Reflection on a Sketchnoting Workshop

This week my classmates and I had the opportunity to hear Rich McCue, the head of UVic’s Digital Scholarship Facility discuss the benefits of sketchnoting. For those who have never heard of the term before, “sketchnoting” is essentially taking notes by incorporating words and pictures together. It is a really great way to boost your memory of a topic by associating pictures with what you hear. They don’t say “a picture is worth a thousand words” for nothing! Here is one of the worksheets put together by UVic Libraries DSC we worked through that day.

Fun Fact: I actually was doing this in my weekly “Visual Journal” for the “Art in the Elementary Classroom” class I was taking last semester as a way to transcribe my notes from the required reading passages each week into my journal, without even knowing it was called “sketchnoting”! Here are some of my favourite sketchnotes from my visual journal:

Notes on a chapter from the art textbook about creativity
Notes from a chapter about using art to fight for social justice issues
A brainstorm about why art should be taught, transcribed using a crayon resist method

While I loved making these, I know that I couldn’t create sketchnotes like these ‘in-the-moment’ while a prof is speaking (these sketchnotes above were all done after class, and took about an hour each to make). Rich guided us through multiple lab worksheets that would help us create our own sketchnotes quickly and as we listen to a lecture or any kind of presentation we may hear. He has posted these notes in such a way that I’m allowed to share them with all of you! Yay for Creative Commons licensing!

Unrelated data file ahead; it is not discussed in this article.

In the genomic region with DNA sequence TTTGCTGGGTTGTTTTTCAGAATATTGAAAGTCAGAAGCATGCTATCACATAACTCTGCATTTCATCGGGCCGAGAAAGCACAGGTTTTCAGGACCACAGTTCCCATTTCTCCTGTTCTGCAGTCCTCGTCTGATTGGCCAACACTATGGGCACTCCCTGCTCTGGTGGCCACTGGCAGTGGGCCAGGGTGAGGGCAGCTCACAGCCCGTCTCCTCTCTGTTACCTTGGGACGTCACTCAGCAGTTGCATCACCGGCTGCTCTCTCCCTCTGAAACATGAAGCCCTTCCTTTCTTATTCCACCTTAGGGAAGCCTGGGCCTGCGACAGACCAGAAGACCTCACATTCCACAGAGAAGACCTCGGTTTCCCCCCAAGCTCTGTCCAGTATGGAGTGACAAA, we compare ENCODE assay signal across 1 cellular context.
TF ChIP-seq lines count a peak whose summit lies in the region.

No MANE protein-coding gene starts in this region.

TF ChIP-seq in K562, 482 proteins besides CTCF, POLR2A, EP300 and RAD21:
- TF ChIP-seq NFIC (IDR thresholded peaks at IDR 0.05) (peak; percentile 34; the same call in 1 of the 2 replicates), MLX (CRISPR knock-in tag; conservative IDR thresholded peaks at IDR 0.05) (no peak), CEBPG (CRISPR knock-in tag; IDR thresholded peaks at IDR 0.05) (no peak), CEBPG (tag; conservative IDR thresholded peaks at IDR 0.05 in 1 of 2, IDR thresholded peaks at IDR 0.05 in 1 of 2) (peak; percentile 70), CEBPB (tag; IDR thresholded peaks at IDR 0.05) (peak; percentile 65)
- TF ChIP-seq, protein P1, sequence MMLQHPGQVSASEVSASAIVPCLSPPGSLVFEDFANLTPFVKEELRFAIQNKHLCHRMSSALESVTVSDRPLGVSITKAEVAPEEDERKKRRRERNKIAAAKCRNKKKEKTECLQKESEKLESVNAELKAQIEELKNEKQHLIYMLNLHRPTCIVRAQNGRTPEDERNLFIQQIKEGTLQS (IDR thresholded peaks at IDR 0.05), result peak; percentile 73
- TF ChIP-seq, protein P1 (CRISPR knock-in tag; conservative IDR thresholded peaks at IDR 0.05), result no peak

In the meantime, feel free to peruse my most recent (very rough) sketchnotes, as created in this workshop with Rich and based off an article he gave us to work with:

I feel that sketchnoting is also a great way to engage multiple different types of learners with the material being presented in a classroom setting. The visual learners? They have to visualize the best drawing or way to record the important parts of what they are hearing and then watch as they transcribe those ideas onto paper. The auditory learners? They are taking what they hear and recording it in a way that will help them pay attention to what they hear. The kinesthetic learner? Their writing utensils will be firmly gripped in their fingers and busy creating a visual representation of what they hear instead of fiddling or fidgeting.

I think I could see myself asking my future students to give this idea of taking notes a try, even just once. While it may not be an idea that sticks for every student, if it sticks and helps even one, that will be worth it in my mind.

~Bethany

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